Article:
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Rebel Without a Pause

Posted by editor on August 29, 2007 at 8:42 AM PDT

Can kids raised on JavaScript and HTML handle Swing?

The last few times we heard from blogger Simon Morris, he was breaking down Rich Internet Application philosophies into browserism, neo-desktopism, and pragmatic neo-desktopism, then following up by decoupling the social and RIA aspects of "Web 2.0". He returns today with an interesting question about just who's going to be able to write any of this stuff going forward. He worries about The Lost Generation, which is:

an entire generation for whom the phrase "user interface" means HTML and Javascript. From a coding standpoint they know nothing outside the quaint little parallel-universe that is the web browser, with its own laws, customs and polytheist religion, whose gods (IE, Gecko, Opera, Safari...) must be placated for an application's success.

If this is the new world-view of the young programmer, then how well can they pick up on full-blown desktop GUI frameworks, like Swing? Simon says that Swing and JavaFX offer the best balance between traditional desktop richness and RIA cross-platform goodness, but the question is whether the next generation can hack it:

My only concern is this: will the 'lost generation' coming from the web to RIAs really want to join the Java camp, when offerings like AIR provide an environment which (superficially at least) seems closer to the environment from which they came? Swing is not like the simple form UIs they're used to, JavaFX Script is not like the JavaScript they're familiar with.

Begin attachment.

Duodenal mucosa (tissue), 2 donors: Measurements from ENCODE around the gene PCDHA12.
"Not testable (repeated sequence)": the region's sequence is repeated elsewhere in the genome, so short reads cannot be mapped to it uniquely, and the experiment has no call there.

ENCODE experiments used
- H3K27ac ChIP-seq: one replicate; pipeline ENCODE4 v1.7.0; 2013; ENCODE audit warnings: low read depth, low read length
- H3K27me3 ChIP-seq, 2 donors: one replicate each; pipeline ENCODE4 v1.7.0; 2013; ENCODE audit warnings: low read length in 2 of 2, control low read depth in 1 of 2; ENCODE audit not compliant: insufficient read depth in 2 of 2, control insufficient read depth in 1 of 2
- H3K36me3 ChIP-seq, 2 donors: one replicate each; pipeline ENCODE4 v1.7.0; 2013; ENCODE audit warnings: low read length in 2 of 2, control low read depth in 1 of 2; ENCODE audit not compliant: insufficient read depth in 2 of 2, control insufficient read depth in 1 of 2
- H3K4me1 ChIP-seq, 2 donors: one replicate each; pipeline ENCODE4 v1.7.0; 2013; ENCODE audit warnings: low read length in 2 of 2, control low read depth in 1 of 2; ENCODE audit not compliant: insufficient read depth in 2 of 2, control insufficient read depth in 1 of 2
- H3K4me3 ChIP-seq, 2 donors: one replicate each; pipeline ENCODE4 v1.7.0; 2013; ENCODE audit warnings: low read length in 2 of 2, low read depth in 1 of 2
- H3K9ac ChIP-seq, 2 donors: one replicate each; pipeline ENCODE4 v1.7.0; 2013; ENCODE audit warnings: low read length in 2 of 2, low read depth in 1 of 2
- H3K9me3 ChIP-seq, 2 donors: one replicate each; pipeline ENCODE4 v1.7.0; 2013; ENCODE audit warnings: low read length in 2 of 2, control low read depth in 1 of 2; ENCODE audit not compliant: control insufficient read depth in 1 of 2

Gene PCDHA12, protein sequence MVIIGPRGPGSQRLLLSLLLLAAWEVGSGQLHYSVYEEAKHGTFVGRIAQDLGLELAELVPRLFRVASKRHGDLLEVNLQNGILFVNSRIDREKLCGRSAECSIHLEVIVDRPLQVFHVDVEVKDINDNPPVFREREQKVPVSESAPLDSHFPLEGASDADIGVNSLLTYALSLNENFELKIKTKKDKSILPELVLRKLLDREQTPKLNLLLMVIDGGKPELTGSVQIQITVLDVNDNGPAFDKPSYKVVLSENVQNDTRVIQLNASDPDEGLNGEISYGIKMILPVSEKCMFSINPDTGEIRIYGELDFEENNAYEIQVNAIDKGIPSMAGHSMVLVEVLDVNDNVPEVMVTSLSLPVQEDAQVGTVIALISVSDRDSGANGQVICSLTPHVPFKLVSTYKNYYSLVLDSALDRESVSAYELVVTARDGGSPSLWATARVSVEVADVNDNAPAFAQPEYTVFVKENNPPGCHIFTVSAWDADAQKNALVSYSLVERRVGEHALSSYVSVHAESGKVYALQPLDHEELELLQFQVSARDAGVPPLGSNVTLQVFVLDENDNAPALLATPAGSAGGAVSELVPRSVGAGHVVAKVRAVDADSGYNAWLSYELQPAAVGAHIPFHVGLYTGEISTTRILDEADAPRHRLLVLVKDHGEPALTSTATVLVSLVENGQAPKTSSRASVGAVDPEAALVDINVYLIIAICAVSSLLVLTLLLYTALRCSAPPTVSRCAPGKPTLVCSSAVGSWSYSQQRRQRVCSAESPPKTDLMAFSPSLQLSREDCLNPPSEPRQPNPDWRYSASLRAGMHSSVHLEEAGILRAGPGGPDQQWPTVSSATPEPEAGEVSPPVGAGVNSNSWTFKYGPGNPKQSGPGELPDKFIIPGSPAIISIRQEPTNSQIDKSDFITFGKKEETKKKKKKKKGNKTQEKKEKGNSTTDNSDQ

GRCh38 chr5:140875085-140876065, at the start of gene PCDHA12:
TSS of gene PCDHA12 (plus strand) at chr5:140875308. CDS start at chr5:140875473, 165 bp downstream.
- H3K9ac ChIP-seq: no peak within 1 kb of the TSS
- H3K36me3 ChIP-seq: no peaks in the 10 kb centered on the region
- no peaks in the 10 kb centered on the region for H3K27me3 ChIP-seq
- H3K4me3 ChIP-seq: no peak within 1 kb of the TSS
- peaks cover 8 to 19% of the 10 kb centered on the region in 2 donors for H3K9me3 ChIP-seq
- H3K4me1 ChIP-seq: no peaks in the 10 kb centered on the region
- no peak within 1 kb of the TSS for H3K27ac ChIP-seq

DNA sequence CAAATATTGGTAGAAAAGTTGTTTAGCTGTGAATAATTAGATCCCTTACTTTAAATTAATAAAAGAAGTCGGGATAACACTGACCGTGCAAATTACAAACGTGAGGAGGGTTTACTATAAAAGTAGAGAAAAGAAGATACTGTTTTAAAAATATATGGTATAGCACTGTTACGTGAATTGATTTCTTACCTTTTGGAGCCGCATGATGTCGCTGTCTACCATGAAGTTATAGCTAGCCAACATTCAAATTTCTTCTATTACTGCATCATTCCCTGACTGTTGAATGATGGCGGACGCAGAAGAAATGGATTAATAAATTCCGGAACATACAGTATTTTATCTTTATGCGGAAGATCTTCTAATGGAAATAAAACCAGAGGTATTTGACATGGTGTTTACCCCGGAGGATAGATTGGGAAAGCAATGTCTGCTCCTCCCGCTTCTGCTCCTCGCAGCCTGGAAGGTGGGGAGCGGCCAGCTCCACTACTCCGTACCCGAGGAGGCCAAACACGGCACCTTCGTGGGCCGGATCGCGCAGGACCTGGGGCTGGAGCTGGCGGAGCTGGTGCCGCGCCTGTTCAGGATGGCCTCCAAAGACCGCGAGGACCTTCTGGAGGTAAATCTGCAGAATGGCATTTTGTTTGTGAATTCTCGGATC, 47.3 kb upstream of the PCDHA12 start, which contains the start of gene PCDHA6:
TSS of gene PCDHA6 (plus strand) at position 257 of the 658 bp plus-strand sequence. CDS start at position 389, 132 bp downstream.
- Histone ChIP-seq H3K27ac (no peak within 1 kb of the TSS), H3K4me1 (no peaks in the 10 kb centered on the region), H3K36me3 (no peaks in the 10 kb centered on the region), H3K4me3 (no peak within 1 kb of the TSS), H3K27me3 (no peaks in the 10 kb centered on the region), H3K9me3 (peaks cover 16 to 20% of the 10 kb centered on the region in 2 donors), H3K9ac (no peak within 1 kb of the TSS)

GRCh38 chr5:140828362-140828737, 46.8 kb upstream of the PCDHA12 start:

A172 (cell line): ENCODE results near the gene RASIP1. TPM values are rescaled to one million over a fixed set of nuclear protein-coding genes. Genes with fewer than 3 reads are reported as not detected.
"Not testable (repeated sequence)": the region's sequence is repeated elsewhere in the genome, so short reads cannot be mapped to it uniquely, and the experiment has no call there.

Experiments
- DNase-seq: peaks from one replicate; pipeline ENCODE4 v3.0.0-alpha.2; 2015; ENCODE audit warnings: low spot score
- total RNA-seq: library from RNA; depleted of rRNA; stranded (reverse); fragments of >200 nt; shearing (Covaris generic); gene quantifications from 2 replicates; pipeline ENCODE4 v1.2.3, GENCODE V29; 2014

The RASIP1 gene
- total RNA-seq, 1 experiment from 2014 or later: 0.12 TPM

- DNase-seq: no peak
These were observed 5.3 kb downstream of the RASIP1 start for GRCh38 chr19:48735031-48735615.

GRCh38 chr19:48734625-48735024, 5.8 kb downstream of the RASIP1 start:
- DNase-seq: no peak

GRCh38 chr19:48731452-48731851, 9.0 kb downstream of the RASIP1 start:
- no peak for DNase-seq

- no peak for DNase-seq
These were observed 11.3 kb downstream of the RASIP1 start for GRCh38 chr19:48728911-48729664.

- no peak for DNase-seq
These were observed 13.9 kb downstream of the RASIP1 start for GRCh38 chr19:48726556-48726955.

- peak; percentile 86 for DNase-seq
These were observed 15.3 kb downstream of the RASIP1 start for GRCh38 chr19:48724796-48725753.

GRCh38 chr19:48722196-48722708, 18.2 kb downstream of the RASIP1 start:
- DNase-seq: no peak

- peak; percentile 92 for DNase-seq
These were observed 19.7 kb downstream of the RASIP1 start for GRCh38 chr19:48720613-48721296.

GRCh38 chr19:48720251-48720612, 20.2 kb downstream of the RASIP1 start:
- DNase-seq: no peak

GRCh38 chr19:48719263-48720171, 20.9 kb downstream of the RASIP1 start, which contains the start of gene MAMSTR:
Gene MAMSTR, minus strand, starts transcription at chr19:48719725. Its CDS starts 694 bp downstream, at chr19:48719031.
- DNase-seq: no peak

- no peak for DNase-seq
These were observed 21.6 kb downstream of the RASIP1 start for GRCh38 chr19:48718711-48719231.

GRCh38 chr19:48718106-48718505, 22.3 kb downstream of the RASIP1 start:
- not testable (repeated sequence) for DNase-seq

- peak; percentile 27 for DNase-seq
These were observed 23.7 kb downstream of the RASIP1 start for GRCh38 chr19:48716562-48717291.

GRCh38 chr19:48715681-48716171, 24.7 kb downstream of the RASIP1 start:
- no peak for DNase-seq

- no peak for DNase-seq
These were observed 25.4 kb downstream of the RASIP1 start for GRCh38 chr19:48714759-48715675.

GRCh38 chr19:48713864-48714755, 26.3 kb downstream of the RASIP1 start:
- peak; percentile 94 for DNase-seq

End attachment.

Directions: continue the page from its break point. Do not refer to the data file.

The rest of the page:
So what do you think? Do you agree that today's kids need to get right with GridBagLayout if they know what's good for them, or are they following a different path for a good reason?

Also in today's Weblogs,
Andreas Schaefer says To the Hell with the JDK Logging.
"Currently I am working with Glassfish and beside some other sticky points with it I ran into an issue with the logging or better the absence of logging."

Next, Edgar Silva checks in with a helpful guide to
Understanding jBPM based on Struts background.
"This entry aims make you understand some jBPM issues based on Struts background."

Our latest JavaOne Community Corner Podcast is
j1-2k7-mtH10: Update on Sun'S OpenID Program by Gerald Beuchelt.
At JavaOne 2007, Sun launched an exploratory program on OpenID, hosted at the Identity Management - Sun Java System Access Manager site. In this talk, Gerald discusses what Sun's team intends to do and how the community can participate.

In Java Today,

Joseph D. Darcy spells out Sun's path to an open-source JDK 6 in Forward to the Past: Toward OpenJDK 6. "The current plan is go "forward to the past" by starting with a near future build of JDK 7 and creating a backward branch that removes the changes inappropriate for a Java SE 6 implementation. The resulting code will be under the same GPLv2 license as JDK 7. Besides directly reusing all the (painful!) legalistic code audits for encumbrances and the like already done for the JDK 7 code, this approach also takes advantage of the forthcoming workspace restructuring and Mercurial transition Kelly is working on as well as the new